# Preflop 4-betting

Let’s take a look at a hand where we consider a 4-bet (Figure 38). Ask yourself while you read what you would do.

A little history: this was a \$530 Shootout in the WCOOP. This player had been whipped up pretty badly by me. It wasn’t that I was playing exceptionally well, but the cards were coming my way, and my reads happened to be right that particular day. My opponent’s 3-bet had been 14%. For sure, it was at least that in this hand. I believed he was 3-betting more often than not out of frustration. For this reason I decided to put the 4-bet in.

But is it right? Let’s copy and paste it into CardRunners EV. The steps are very easy from that point. Solving for 4-bets is one of the simplest exercises you can do in CardRunners EV. Copy/pasting the hand history will set up the nodes and bet sizes for you. After that it’s up to you to input the ranges.

Figure 39 shows what your calculation should look like in CardRunners EV. I have programmed for the gentleman to be 3-betting just 14% of his hands.

As you can see we have made a profitable jam to the tune of 100 chips, as can be seen underneath the first node.

Now most players at this point would go “Sweet, we made a profitable jam. Off I go.” The more deliberate poker player will actually find the point that they have to stop 4-betting. What is the break even point? You can find this by editing down the 3-betting range to take out some bluffs.

For example, if we keep the calling range of of A-Jo+, A-9s+, 8-8+, K-Qs but keep editing out bluffing hands from the 3-betting range we can find that even versus this range (Figure 40):

We are turning a very slight profit. So we could write on an index card:

With K-Qo if we raise to 3x and our opponent makes it 8x to go we can jam 43.5x versus ____% of a threebetting range.

On the back you’d put 5%, with a note that it’s barely profitable, so you know to give yourself a cushion later.

It’s not exactly enthralling, but if you stack enough index cards like this and go through them whenever you have a free moment you will build a terrific preflop framework.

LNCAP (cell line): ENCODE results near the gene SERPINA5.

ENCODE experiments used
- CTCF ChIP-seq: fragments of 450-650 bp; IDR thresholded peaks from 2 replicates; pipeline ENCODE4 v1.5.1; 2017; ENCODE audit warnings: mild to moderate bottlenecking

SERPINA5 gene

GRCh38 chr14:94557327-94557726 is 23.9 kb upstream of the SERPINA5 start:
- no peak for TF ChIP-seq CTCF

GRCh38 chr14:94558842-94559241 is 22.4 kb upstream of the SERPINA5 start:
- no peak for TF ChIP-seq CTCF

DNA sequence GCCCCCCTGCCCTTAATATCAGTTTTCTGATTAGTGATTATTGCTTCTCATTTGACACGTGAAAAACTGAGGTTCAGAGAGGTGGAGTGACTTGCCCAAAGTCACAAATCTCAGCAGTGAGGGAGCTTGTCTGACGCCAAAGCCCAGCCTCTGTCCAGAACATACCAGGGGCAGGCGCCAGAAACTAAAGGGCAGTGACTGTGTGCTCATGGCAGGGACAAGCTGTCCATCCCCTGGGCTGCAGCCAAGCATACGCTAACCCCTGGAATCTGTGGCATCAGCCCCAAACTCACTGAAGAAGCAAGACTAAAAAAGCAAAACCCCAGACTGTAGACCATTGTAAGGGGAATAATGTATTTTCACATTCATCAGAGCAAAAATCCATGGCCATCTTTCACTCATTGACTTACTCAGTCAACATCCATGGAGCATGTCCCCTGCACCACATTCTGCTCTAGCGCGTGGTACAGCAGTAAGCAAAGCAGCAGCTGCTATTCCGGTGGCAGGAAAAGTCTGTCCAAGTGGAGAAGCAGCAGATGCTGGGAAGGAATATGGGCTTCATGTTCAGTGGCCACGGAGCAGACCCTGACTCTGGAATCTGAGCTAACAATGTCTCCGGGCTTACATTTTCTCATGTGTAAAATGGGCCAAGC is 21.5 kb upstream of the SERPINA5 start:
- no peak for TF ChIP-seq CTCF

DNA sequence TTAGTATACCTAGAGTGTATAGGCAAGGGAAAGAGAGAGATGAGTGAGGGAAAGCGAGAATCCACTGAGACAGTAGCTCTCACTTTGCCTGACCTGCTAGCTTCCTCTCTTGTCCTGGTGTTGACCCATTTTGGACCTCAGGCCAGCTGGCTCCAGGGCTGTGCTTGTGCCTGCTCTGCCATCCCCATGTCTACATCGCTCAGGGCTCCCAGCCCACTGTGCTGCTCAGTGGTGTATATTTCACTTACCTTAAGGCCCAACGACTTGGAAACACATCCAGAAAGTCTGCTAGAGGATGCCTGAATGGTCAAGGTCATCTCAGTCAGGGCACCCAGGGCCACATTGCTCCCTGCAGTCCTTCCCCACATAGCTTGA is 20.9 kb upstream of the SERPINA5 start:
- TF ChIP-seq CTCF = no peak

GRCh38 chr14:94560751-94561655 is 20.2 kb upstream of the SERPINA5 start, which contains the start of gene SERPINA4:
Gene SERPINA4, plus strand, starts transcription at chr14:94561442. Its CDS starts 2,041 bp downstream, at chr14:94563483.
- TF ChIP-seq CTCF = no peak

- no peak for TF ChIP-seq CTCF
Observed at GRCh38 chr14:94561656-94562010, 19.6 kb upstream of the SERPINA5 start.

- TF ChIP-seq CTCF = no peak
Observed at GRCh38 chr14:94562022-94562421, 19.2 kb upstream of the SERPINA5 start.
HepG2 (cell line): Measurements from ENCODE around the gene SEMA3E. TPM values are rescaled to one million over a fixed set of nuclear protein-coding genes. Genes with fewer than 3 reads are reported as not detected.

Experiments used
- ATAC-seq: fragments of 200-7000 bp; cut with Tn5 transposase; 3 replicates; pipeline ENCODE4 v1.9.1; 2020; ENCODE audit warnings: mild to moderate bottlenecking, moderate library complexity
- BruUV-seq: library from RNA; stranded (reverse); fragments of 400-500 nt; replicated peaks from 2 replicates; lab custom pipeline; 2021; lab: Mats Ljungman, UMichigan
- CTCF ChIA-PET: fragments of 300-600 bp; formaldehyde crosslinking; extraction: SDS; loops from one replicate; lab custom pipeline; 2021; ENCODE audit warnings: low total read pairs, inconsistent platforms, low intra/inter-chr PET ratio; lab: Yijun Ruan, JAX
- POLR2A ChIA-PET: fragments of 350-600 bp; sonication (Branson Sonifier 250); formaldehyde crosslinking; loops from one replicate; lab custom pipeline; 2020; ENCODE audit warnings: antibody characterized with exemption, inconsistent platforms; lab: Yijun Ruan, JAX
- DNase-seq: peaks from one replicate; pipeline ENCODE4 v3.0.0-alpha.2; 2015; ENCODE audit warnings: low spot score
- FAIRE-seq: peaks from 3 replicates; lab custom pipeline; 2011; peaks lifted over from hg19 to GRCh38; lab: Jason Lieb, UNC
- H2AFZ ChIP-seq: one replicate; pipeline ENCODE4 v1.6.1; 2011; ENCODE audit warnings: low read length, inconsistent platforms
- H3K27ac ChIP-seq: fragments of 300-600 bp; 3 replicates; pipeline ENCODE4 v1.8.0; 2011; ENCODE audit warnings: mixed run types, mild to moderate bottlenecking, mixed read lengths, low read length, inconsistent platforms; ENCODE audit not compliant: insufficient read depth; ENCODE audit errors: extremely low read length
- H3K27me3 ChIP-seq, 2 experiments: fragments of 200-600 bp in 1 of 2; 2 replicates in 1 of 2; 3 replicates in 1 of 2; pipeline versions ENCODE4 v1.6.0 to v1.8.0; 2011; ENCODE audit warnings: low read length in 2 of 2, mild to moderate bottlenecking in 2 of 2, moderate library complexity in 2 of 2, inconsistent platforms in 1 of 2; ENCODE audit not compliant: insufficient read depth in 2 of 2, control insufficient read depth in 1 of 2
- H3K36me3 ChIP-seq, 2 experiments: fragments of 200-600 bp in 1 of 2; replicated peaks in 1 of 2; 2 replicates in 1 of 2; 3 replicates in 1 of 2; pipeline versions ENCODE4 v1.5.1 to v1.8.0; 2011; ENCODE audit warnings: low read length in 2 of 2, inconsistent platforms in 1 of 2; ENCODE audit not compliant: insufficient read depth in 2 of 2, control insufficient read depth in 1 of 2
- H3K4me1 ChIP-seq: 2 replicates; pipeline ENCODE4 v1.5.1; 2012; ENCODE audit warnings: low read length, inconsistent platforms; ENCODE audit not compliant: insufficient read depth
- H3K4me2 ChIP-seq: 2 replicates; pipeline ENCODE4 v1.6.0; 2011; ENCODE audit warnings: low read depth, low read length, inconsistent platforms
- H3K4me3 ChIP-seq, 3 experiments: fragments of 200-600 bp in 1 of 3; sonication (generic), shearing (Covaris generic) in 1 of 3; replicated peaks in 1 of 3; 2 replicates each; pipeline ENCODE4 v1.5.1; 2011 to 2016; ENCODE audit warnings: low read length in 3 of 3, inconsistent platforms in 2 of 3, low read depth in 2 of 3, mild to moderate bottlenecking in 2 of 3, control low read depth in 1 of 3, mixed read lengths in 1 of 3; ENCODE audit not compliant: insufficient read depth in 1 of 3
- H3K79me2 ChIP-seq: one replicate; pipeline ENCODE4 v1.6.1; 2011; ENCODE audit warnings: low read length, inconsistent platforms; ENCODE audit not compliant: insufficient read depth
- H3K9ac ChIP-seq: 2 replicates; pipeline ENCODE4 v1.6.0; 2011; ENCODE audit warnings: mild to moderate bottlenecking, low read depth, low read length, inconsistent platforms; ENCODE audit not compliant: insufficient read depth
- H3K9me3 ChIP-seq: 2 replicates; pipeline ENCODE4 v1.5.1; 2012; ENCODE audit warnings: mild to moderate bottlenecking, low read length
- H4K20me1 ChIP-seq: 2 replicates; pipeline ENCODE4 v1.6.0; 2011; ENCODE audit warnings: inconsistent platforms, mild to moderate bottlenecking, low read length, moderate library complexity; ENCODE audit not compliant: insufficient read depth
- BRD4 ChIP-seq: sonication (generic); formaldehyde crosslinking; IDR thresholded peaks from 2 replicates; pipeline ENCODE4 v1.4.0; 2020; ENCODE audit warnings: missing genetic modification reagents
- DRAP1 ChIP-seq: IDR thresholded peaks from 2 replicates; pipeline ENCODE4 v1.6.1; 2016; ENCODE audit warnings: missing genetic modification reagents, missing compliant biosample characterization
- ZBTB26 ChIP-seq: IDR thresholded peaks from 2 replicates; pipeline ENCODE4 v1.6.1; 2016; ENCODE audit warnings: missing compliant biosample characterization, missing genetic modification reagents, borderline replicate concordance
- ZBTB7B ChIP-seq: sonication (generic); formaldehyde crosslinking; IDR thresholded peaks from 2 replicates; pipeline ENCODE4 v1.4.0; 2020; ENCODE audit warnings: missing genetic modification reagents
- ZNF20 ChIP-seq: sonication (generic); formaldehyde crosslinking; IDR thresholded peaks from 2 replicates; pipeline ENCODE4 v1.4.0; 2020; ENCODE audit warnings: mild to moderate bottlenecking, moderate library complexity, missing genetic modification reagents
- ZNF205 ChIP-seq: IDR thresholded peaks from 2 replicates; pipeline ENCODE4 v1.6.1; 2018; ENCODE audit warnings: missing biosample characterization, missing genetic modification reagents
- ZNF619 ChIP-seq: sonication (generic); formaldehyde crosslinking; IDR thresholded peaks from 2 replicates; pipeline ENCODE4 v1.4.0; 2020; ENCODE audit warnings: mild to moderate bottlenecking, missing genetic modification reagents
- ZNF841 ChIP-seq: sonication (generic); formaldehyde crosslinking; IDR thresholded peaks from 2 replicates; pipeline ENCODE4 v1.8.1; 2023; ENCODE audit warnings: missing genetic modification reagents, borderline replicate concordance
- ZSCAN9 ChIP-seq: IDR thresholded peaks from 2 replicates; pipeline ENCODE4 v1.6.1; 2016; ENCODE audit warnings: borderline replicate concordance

Let’s say in that hand we just discussed we decided to 4-bet to 1,500. How much did we risk? If you stared at that question for a second wondering if I just asked you to repeat the number 1,500 you are wrong. You didn’t risk 1,500. You risked an additional 1,260. Your 240 chip bet is gone. It no longer belongs to anyone. It’s not a part of what you’re risking. Like the other calculations we’ve done in this book the formula is determined by how much we’re risking divided by the total pot we stand to win. In this hypothetical case that would be 1,260/2,170. Our bet would need to succeed 58% of the time.

I generally do not 4-bet without an ace blocker. People think that a king blocker is similar, but mathematically it blocks about half the combinations an ace would. The reason for this is evident once we think about it for a moment. Many people open A-2s from any position, but wouldn’t open K-2s from the button. There are much more aces than anything in a 3-betting range. An ace blocker blocks the most 5-betting combinations.

Let’s say that a person’s 5-betting range was 8-8+, A-Js+, A-Qo+ (Figure 41).

As you can see, this range possesses 78 combinations, but in the dead cards let’s put an ace blocker combination (Figure 42).

Now the 5-better only has 66 combinations. This is more than a 15% reduction! This is wonderful news for when we are bluffing, but if we change that Ah in the dead cards to a king the range is only reduced to 71 combinations. The king blocker only provides a 9% reduction. You need almost two kings to make up for one ace blocker, even though they are so close in ranking.

Let’s look at how we would decide if a 4-bet bluff of ours was profitable. Let’s use the bet sizes we were working with. We raise to 240, our opponent makes it 640, and we make it 1,500. We assume he has many more chips than our opponent did in the last example, but he doesn’t have enough to just flat. Perhaps he has 5,500 total.

We should always be looking for someone who cannot flat us when we 4-bet bluff. If he is capable of flatting 4-bets and our bluffing range is primarily weak aces then we will be in trouble. Those hands have incredible reverse implied odds. They flop poorly and cost the player money. So he is 5-betting or folding, and our bet needs to succeed 58% of the time. How do we go about figuring out whether our play satisfied that ratio?